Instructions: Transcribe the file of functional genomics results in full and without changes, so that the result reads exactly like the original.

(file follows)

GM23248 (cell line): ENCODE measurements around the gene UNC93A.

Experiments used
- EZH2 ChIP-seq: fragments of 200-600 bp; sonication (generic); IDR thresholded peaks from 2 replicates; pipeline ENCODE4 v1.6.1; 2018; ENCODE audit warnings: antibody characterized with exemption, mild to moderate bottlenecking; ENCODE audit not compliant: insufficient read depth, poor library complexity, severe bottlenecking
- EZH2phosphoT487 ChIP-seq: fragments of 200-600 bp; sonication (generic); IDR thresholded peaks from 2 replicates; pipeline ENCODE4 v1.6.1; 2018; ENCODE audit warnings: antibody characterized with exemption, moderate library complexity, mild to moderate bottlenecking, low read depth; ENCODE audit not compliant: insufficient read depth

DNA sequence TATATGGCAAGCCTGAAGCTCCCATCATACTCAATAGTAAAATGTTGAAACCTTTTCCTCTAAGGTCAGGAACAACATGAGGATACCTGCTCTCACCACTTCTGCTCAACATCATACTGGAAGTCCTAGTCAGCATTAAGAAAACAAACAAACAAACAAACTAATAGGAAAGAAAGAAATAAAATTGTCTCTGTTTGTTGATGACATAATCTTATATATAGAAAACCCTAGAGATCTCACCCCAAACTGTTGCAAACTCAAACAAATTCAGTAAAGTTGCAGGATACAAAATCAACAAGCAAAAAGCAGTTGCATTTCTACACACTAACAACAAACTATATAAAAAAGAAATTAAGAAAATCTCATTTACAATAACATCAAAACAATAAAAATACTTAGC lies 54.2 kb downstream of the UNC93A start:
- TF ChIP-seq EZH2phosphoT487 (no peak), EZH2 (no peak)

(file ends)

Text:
GM23248 (cell line): ENCODE measurements around the gene UNC93A.

Experiments used
- EZH2 ChIP-seq: fragments of 200-600 bp; sonication (generic); IDR thresholded peaks from 2 replicates; pipeline ENCODE4 v1.6.1; 2018; ENCODE audit warnings: antibody characterized with exemption, mild to moderate bottlenecking; ENCODE audit not compliant: insufficient read depth, poor library complexity, severe bottlenecking
- EZH2phosphoT487 ChIP-seq: fragments of 200-600 bp; sonication (generic); IDR thresholded peaks from 2 replicates; pipeline ENCODE4 v1.6.1; 2018; ENCODE audit warnings: antibody characterized with exemption, moderate library complexity, mild to moderate bottlenecking, low read depth; ENCODE audit not compliant: insufficient read depth

DNA sequence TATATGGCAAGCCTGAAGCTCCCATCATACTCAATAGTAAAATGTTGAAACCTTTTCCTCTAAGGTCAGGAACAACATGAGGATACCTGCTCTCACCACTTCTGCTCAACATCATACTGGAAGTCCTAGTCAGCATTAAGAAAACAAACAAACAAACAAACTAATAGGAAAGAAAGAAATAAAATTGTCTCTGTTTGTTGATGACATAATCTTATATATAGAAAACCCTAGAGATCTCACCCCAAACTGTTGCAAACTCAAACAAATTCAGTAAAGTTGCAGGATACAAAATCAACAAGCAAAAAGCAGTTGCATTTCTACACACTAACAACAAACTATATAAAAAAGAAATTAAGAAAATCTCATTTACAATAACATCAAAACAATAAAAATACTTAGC lies 54.2 kb downstream of the UNC93A start:
- TF ChIP-seq EZH2phosphoT487 (no peak), EZH2 (no peak)